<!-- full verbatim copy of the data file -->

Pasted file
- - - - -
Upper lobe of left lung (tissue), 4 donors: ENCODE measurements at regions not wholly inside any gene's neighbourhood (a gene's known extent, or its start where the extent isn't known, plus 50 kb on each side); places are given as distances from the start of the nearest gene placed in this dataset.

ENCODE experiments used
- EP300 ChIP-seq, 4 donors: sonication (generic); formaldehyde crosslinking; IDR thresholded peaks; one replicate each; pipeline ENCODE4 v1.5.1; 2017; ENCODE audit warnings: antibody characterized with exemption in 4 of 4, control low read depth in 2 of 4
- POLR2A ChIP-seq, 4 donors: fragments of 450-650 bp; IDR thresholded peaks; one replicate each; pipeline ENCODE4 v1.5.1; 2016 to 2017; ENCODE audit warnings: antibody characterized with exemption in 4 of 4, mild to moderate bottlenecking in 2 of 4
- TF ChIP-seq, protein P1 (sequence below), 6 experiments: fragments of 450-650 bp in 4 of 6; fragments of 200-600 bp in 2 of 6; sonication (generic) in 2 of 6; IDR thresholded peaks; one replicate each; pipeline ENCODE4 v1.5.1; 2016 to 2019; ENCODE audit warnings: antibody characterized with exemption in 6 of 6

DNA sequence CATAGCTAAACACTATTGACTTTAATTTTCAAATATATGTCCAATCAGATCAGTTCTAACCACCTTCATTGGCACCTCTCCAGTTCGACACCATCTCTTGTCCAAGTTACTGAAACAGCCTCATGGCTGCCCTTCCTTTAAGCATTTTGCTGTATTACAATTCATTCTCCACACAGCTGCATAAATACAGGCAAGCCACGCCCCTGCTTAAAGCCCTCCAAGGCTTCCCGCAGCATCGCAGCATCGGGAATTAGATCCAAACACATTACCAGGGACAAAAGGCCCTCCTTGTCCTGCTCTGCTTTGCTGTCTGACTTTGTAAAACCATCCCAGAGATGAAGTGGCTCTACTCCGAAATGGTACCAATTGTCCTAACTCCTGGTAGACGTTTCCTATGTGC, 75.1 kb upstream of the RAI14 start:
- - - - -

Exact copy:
Upper lobe of left lung (tissue), 4 donors: ENCODE measurements at regions not wholly inside any gene's neighbourhood (a gene's known extent, or its start where the extent isn't known, plus 50 kb on each side); places are given as distances from the start of the nearest gene placed in this dataset.

ENCODE experiments used
- EP300 ChIP-seq, 4 donors: sonication (generic); formaldehyde crosslinking; IDR thresholded peaks; one replicate each; pipeline ENCODE4 v1.5.1; 2017; ENCODE audit warnings: antibody characterized with exemption in 4 of 4, control low read depth in 2 of 4
- POLR2A ChIP-seq, 4 donors: fragments of 450-650 bp; IDR thresholded peaks; one replicate each; pipeline ENCODE4 v1.5.1; 2016 to 2017; ENCODE audit warnings: antibody characterized with exemption in 4 of 4, mild to moderate bottlenecking in 2 of 4
- TF ChIP-seq, protein P1 (sequence below), 6 experiments: fragments of 450-650 bp in 4 of 6; fragments of 200-600 bp in 2 of 6; sonication (generic) in 2 of 6; IDR thresholded peaks; one replicate each; pipeline ENCODE4 v1.5.1; 2016 to 2019; ENCODE audit warnings: antibody characterized with exemption in 6 of 6

DNA sequence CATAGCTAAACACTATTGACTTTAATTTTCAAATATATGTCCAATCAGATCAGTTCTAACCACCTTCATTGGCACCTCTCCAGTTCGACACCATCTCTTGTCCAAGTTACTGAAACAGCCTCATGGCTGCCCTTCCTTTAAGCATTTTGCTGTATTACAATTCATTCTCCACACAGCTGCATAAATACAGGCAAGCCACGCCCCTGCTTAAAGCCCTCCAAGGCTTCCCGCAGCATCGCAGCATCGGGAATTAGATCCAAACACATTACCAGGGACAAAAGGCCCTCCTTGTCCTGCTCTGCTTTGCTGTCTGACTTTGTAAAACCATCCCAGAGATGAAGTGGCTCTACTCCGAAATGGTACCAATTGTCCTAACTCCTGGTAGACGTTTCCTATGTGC, 75.1 kb upstream of the RAI14 start: